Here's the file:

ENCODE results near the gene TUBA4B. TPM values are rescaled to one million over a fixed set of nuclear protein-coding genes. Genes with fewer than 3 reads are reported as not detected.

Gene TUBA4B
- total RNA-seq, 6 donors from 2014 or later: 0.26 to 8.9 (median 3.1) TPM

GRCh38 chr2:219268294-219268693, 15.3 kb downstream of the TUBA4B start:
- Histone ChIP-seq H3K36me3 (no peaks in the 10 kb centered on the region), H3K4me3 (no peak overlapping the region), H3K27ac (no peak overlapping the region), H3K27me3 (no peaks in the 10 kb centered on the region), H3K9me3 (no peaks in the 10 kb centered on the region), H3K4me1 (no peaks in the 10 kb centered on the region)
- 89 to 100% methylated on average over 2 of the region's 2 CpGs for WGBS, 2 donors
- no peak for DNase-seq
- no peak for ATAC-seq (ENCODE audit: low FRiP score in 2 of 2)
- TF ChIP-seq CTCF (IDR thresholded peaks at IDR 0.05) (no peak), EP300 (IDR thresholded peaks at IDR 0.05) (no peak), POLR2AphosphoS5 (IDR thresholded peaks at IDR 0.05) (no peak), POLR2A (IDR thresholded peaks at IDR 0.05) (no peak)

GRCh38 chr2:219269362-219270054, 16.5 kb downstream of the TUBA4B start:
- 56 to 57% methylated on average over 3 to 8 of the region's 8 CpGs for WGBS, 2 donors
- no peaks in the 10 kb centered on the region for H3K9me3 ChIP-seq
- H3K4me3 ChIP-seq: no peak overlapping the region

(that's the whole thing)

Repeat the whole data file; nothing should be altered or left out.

ENCODE results near the gene TUBA4B. TPM values are rescaled to one million over a fixed set of nuclear protein-coding genes. Genes with fewer than 3 reads are reported as not detected.

Gene TUBA4B
- total RNA-seq, 6 donors from 2014 or later: 0.26 to 8.9 (median 3.1) TPM

GRCh38 chr2:219268294-219268693, 15.3 kb downstream of the TUBA4B start:
- Histone ChIP-seq H3K36me3 (no peaks in the 10 kb centered on the region), H3K4me3 (no peak overlapping the region), H3K27ac (no peak overlapping the region), H3K27me3 (no peaks in the 10 kb centered on the region), H3K9me3 (no peaks in the 10 kb centered on the region), H3K4me1 (no peaks in the 10 kb centered on the region)
- 89 to 100% methylated on average over 2 of the region's 2 CpGs for WGBS, 2 donors
- no peak for DNase-seq
- no peak for ATAC-seq (ENCODE audit: low FRiP score in 2 of 2)
- TF ChIP-seq CTCF (IDR thresholded peaks at IDR 0.05) (no peak), EP300 (IDR thresholded peaks at IDR 0.05) (no peak), POLR2AphosphoS5 (IDR thresholded peaks at IDR 0.05) (no peak), POLR2A (IDR thresholded peaks at IDR 0.05) (no peak)

GRCh38 chr2:219269362-219270054, 16.5 kb downstream of the TUBA4B start:
- 56 to 57% methylated on average over 3 to 8 of the region's 8 CpGs for WGBS, 2 donors
- no peaks in the 10 kb centered on the region for H3K9me3 ChIP-seq
- H3K4me3 ChIP-seq: no peak overlapping the region